Dana Rohrabacher

By Joe Garofoli
Saturday, February 21, 2015 – Published 4:40 pm

Politicians don’t get much more conservative than Orange County Rep. Dana Rohrabacher. He was Ronald Reagan’s speechwriter, an inspiration behind California’s anti-immigration Proposition 187, a Cold War hardliner, and a man who self-deprecatingly calls himself a “Neanderthal Republican.”

But now, Rohrabacher has emerged as a national leader in one not-so-conservative issue: legalizing marijuana.

“The marijuana laws have been used to expand the power of government over people’s lives more than just anything else I can think of,” Rohrabacher said recently in San Francisco, shortly after a prime speaking slot at the International Cannabis Business Conference. “I would like marijuana to be treated the same way we treat alcohol.”

Doing so, he says, would be the proper conservative move.

Republicans believe in personal responsibility, he said. They believe in states rights — and medicinal marijuana is legal in 23 states and the District of Columbia, and adult recreational use is legal in four. “And Republicans are supposed to believe in the doctor-patient relationship,” Rohrabacher said. “That’s what Republicans are supposed to be about.”

Reagan would have jumped on board now, too, Rohrabacher said. OK, maybe not Nancy Reagan, the driving force behind the “Just Say No” antidrug campaign of the 1980s, but her husband — the ex-Hollywood actor who co-starred with a chimp in “Bedtime for Bonzo” — might have been a late-in-life convert. For conservative reasons.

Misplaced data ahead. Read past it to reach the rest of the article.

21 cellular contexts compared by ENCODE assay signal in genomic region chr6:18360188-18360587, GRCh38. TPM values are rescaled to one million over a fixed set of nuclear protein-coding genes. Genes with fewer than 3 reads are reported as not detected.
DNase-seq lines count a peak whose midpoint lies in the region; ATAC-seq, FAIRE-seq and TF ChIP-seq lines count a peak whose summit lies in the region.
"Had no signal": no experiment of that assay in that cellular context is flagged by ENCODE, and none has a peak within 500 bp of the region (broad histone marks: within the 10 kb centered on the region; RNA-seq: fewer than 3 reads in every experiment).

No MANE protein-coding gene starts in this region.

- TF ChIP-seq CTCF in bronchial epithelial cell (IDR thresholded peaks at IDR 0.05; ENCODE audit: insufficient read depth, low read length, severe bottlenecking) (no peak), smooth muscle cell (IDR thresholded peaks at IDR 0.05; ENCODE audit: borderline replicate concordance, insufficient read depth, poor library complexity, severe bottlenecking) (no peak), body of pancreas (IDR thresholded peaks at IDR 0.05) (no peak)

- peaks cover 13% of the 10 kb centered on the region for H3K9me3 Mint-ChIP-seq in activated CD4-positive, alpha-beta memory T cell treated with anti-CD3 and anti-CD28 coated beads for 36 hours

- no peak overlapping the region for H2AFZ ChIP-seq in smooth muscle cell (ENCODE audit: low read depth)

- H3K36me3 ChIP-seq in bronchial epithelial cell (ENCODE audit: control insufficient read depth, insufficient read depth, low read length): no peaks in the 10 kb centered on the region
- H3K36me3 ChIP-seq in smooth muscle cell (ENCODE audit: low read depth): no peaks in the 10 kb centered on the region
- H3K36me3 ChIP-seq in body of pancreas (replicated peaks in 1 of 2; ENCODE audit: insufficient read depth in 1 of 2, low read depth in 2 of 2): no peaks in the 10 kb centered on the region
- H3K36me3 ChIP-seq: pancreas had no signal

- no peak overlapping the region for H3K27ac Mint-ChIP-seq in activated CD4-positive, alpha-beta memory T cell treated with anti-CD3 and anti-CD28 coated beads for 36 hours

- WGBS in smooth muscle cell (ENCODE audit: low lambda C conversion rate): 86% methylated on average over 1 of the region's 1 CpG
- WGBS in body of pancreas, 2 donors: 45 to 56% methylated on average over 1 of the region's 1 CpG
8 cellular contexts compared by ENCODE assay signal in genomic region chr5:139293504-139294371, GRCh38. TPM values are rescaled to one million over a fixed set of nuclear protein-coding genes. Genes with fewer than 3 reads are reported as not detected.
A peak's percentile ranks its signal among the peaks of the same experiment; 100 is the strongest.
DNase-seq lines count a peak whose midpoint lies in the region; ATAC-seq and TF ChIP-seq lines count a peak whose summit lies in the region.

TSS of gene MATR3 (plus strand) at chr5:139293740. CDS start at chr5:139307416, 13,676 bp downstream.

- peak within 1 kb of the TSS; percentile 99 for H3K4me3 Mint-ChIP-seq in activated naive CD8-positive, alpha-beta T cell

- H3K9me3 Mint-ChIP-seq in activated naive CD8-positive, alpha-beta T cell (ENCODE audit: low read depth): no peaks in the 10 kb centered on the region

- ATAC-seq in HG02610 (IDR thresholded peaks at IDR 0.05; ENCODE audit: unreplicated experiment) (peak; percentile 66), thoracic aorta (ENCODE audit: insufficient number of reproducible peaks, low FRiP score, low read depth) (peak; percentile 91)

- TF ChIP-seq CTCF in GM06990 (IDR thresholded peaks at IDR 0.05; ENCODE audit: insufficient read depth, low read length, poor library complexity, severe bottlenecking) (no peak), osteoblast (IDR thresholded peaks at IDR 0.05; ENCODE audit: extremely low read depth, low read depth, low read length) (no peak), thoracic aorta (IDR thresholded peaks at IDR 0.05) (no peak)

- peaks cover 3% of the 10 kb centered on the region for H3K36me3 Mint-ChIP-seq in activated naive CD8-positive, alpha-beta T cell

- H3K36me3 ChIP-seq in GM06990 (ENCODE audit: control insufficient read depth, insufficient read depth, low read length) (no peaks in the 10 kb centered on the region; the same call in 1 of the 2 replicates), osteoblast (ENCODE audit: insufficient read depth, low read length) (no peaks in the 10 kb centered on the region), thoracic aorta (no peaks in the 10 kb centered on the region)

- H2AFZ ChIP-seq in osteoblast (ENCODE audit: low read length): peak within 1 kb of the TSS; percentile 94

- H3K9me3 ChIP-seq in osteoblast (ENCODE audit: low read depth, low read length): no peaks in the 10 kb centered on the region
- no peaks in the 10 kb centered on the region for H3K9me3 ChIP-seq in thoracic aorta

“Reagan was a libertarian conservative, and he always felt that limited government was his goal — as was personal responsibility,” Rohrabacher said. “I think he would be very susceptible to actually joining ranks with others to achieve this goal at this time. It was not doable in his time. Even with medical marijuana. But I think he would be on the side of freedom.

“He had me hanging around, after all,” Rohrabacher said, tugging at his gray sweater vest and matching shirt to reveal a puka shell necklace.

In his younger days, Rohrabacher admits, he lived “a pretty wild life.”

“My goal in life was to drink Tequila and catch a good wave,” he said.

And yes, he smoked some weed.

His “free spirit” ways were so obvious that Lyn Nofziger, the press secretary of Reagan’s unsuccessful 1976 presidential bid, once told him he “can’t use marijuana on this campaign,” the congressman recalled.

By then, Rohrabacher says, he hadn’t smoked in years (he insists he gave the stuff up at 23). “I was focused on defeating the Soviet Union,” he said.

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